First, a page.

Archive for workplace feminism

Checking In

Posted in poetry with tags , , , , , on November 18, 2014 by Sarah aka Sarjé

I’m okay. I feel good.
We check in, and ask–
how are things going?
We resort to talking about food.

Nothing’s new, all is well.
This stuff bothered me,
No big deal though, you know?
Just another thing to sell.

Holidays are coming.
Stressful? Sure.
Just keeping on, through
everything, even if bumbling.

No, no one new, it’s hard.
Holidays can be, you say–while
happily married, another on the way.
Easy; when you’re not on-guard.

Constantly insecure, and unsure
of those around me, the
come ons, the veiled challenges.
And I can only be demure.

So I’m okay. I feel good.
Right now. Safe with you,
here, no onion layers to peel
away. Out there? Should


Pizza Girl: Hidden Biases in Hiring

Posted in current events, Feminism, Opinion, Personal Notes with tags , , , , , on April 18, 2013 by Sarah aka Sarjé

I’m going to diverge from posting poems for a moment, and instead post an opinion piece. This is the first of two, which are for the sake of my application to Opine Season.


Pizza Girl: Hidden Biases in Hiring

Everyone loves pizza. I know. I make it for a national-chain restaurant, and I’m good at it. Very good. If you walked in the door while I was spinning dough one-handed, you probably would think so, too. I take pride in my work, and I work hard.

What I don’t like so much is that most days, I am the only woman in the store.

I don’t really think that my company has an actively gender-biased hiring policy, in fact I’ve found the same to be true in most of the low-wage jobs I’ve held. I’ve operated in different capacities at several locations in the metro, and found that at best, the female:male employee ratio is around 40:60. That’s at best.

This article in the Human Resource Management Report, from 2011, discusses the need to raise awareness that there are hidden biases in the hiring practices of many employers. Interestingly, the only comment on the article criticizes its tone: “This article is solely from a feminist perspective. The feminist assumption that women know how men think and that men’s motives are selfish and flawed is found in every paragraph.”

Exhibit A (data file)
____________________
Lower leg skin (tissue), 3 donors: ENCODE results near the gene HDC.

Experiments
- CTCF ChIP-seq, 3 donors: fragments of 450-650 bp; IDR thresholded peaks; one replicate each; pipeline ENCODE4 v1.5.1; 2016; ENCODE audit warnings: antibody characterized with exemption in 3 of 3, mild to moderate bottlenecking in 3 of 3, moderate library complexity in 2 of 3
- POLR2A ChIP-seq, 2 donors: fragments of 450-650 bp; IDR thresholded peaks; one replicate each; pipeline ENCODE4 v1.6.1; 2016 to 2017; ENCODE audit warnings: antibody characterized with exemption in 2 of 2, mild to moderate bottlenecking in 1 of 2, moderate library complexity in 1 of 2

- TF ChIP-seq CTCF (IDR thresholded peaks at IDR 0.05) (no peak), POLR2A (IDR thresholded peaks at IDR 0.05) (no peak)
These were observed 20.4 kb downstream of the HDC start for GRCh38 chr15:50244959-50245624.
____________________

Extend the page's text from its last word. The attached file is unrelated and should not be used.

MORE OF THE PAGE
Meanwhile, I found the article relatively timid. Of course, awareness is important–but there’s no way that you could see me surrounded by men–many of whom are competent, hard workers, some of whom are not, and suggest that the gender bias doesn’t exist. As a woman, I am inclined to see the greenhouse of myriad-leveled glass ceilings, continuing to encourage the growth of male-dominance.

The commenter quoted above is just another flourishing weed of garden-variety patriarchy, expressing in an instant that feminism is bad: women shouldn’t express an opinion with their own voices, but with the voices acceptable to men’s precious ears.

And speaking of voice, I have a deep one. Having lost my tonsils early, and done a fair bit of damage by smoking, I don’t sound like a perky cheerleader. I took a call recently where the customer accused me of lying about my gender. To what end?

I’ve likewise been told that I “act like I own the place,” which, were I a man, would be a compliment. But my competency and sense of self-possession while at work is apparently too threatening to some.

So, the industry’s a boy’s club. And I tend to fit in. I’m fat and have a Mohawk (which is not on-display while working). But I don’t suppose it’s any wonder that men might have a problem, because god-forbid I should be comfortable outside the hetero-normative standards of appearance.

The fascinating part for me is that much of my gender-queer persona was created as a way to “fit in” to the boy’s club. I never associated as well with female peers as a girl, and took to playing pool and video games in college, because the guys were more fun to hang out with. I rarely wear makeup or skirts.

I was never pushed to fit into a gender stereotype as a child: I played with dolls and trucks, just the same. I can build a bookcase, bake a cake, grill a steak, and knit a sweater.

Oh, and I can make a damn fine pizza, too. I’m not the only woman who can–but it’s hard to prove that point, if women can’t be hired and receive the training necessary for the job.

And why aren’t women encouraged to excel? I only got an opportunity to advance when I worked for a female manager.

Will wonders ever cease?